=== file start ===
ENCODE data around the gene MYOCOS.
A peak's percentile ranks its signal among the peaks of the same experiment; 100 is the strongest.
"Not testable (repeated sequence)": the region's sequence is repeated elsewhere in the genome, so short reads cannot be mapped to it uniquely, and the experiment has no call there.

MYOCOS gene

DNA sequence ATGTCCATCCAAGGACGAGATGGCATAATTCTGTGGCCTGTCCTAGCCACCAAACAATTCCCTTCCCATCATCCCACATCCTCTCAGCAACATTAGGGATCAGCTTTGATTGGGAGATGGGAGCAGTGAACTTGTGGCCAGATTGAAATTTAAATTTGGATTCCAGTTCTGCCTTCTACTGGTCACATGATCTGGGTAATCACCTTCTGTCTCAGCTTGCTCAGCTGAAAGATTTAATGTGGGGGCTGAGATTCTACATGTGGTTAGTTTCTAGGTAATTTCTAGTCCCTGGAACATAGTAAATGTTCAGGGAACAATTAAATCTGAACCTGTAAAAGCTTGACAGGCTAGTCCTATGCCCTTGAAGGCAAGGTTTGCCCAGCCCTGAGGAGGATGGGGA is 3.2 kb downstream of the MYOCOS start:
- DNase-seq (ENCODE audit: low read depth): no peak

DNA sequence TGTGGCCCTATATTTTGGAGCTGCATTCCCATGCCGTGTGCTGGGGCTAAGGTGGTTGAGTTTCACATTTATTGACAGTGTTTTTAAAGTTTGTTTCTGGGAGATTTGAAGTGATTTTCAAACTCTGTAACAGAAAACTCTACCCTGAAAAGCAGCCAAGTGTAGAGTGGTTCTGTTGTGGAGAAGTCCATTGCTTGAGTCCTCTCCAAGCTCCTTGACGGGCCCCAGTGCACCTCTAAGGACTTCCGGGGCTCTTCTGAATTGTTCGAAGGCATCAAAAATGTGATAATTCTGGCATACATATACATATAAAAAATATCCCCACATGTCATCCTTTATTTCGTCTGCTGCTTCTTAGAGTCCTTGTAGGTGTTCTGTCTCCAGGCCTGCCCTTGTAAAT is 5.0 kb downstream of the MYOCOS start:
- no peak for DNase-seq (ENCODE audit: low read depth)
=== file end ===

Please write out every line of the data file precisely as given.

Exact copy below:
ENCODE data around the gene MYOCOS.
A peak's percentile ranks its signal among the peaks of the same experiment; 100 is the strongest.
"Not testable (repeated sequence)": the region's sequence is repeated elsewhere in the genome, so short reads cannot be mapped to it uniquely, and the experiment has no call there.

MYOCOS gene

DNA sequence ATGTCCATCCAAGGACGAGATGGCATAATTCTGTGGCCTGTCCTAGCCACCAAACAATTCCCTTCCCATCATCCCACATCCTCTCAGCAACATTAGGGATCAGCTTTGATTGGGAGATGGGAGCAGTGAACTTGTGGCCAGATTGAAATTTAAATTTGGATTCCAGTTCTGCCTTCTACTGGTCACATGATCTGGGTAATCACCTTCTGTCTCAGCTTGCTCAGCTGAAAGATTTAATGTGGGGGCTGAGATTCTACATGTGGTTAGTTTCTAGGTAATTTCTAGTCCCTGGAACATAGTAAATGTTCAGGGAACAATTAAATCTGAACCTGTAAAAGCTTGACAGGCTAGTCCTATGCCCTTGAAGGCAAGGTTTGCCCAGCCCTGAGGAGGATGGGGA is 3.2 kb downstream of the MYOCOS start:
- DNase-seq (ENCODE audit: low read depth): no peak

DNA sequence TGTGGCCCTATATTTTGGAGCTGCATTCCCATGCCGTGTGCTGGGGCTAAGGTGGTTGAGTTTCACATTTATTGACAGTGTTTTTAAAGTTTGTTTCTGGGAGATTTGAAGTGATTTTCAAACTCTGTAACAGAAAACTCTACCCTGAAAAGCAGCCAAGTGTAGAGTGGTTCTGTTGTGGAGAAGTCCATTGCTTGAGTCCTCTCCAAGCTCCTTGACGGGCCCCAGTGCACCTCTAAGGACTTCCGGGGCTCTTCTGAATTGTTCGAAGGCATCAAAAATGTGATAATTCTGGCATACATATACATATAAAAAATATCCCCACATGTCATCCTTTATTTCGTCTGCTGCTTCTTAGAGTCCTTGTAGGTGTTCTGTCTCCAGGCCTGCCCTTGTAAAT is 5.0 kb downstream of the MYOCOS start:
- no peak for DNase-seq (ENCODE audit: low read depth)